The different colors indicate the identified periods. We can therefore use the transition between periods as the detected change point.
Because of their probabilistic nature, HMMs can result in different solutions when fitted multiple times, or worse, not converge at all. These are warning signs that the model assumptions do not match the observed data well. It can sometimes help to smoothen a time series before fitting it to dampen the effect of large outliers.
Changing the number of states can also help, but unlike piecewise linear regression, continuous HMMs sometimes simply cannot fit a particular time series robustly. This can show in different ways:
- When you train the HMM multiple times on the same dataset you get very different solutions.
- You get solutions with a extremely large variance indicating the model could not converge.
- One or more identified periods are too short to be meaningful.
Although such stability issues are inconvenient, they signal that there is not a single unambiguous HMM model that matches the data. Note that being able to fit any time series as PLR does is not necessarily a good thing, since it does not discriminate situations in which the fit makes sense and when it does not.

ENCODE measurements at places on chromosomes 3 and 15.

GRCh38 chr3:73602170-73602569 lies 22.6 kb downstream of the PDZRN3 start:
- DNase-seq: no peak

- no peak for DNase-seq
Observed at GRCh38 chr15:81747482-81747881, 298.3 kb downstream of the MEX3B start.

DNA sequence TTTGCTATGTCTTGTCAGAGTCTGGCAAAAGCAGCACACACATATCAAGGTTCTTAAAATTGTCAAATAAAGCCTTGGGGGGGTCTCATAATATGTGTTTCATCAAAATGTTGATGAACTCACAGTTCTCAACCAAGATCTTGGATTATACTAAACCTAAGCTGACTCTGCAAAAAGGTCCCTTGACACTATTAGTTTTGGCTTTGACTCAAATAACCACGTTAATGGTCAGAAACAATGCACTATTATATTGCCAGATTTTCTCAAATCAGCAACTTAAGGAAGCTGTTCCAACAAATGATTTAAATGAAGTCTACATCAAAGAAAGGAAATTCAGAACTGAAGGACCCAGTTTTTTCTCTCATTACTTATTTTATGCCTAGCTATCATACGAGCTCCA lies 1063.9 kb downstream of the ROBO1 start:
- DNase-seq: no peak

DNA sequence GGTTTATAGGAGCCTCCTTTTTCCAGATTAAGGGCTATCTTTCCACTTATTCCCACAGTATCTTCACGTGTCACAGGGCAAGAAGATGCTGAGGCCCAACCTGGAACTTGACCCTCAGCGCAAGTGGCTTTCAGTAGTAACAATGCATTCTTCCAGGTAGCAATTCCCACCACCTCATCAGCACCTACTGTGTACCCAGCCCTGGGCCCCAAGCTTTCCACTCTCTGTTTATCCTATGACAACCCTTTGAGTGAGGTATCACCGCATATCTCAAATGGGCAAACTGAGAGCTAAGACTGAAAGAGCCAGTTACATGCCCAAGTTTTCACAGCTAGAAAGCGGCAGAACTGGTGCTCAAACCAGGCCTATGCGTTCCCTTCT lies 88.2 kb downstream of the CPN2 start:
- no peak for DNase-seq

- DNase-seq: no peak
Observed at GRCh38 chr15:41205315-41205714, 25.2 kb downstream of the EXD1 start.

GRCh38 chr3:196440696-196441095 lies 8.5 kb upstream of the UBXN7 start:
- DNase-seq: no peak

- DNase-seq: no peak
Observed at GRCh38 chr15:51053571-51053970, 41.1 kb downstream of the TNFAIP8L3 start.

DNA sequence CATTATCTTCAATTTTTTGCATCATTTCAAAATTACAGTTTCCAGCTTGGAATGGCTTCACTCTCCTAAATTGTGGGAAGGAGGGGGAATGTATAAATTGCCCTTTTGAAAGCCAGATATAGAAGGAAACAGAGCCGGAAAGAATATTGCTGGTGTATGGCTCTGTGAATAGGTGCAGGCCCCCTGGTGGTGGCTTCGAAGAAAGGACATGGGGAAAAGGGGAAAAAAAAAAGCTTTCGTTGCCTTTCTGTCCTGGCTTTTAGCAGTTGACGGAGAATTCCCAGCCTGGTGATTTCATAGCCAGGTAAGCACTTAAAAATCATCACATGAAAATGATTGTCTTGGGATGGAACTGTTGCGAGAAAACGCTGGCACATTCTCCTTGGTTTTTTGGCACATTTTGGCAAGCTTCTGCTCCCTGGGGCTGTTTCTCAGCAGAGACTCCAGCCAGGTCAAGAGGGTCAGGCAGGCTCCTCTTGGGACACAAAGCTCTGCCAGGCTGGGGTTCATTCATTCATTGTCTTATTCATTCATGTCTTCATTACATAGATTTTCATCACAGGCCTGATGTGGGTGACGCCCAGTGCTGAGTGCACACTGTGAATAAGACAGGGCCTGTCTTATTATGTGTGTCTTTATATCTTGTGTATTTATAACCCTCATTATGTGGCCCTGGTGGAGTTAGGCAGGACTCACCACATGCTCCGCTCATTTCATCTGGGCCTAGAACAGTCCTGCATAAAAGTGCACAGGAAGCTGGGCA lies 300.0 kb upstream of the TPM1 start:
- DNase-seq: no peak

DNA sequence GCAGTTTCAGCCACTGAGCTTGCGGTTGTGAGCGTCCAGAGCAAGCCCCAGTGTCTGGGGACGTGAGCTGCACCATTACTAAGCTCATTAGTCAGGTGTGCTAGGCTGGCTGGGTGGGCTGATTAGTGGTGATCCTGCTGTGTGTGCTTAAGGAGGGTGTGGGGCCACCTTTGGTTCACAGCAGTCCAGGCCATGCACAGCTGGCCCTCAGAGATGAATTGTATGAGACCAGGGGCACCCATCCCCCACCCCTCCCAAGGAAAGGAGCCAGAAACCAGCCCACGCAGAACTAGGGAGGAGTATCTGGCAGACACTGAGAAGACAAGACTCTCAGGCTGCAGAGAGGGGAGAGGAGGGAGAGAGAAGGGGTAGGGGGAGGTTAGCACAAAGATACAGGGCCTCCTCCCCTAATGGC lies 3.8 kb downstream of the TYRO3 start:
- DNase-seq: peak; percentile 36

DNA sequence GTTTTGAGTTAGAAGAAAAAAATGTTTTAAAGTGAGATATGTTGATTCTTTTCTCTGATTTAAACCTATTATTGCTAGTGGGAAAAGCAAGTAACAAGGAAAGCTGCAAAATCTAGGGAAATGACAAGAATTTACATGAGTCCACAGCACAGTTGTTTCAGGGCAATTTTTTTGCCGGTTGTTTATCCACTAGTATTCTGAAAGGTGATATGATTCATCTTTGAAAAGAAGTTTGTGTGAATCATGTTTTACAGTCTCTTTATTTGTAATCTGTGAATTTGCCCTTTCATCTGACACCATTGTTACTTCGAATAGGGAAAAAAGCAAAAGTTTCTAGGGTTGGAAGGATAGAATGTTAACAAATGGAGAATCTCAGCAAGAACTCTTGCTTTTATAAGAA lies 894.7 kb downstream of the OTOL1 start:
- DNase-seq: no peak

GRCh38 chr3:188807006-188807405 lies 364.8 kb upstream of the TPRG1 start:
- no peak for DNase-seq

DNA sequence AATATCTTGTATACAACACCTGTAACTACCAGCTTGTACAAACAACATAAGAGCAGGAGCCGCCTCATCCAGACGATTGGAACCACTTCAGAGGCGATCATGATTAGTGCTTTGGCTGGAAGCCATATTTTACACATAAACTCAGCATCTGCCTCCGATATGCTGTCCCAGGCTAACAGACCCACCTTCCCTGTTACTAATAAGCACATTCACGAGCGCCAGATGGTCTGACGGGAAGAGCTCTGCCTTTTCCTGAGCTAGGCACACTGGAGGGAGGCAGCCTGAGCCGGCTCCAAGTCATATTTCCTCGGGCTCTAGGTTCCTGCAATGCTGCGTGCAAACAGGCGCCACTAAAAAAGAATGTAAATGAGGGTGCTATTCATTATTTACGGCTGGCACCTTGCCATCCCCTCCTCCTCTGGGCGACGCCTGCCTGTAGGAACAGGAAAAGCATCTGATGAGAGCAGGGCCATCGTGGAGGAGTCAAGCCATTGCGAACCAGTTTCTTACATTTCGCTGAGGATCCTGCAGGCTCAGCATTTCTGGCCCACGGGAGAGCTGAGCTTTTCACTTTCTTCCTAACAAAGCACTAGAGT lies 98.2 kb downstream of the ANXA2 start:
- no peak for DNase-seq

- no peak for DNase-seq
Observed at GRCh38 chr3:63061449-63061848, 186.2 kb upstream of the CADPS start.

Using change points in practice
We have discussed two unsupervised methods to identify the abrupt changes in a time series, such as the start and the end of the Covid-19 crisis. We can use this information in two ways. The easiest and safest option is to completely ignore the crisis period during model training of future models. The rationale would be that this period is not representative and therefore uninformative for daily business decision making after the crisis. The main disadvantage is that this disqualifies large amounts of potentially informative data.
The second option is to try to control for the changing market conditions. Depending on the exact model setup, the identified periods can be included as model features and taken into account during training and cross-validation. Although it is likely that some bias will remain, robust field testing of the trained model can provide insights in how big that problem is.
Whichever method you choose to identify the start and end of the Covid-19 crisis for your industry, controlling for this extraordinary period is essential as it will affect the conclusions of future data analyses long after the crisis has ended. If this blog has whetted your appetite for more advanced change point detection methods make sure you have a look at this post as well.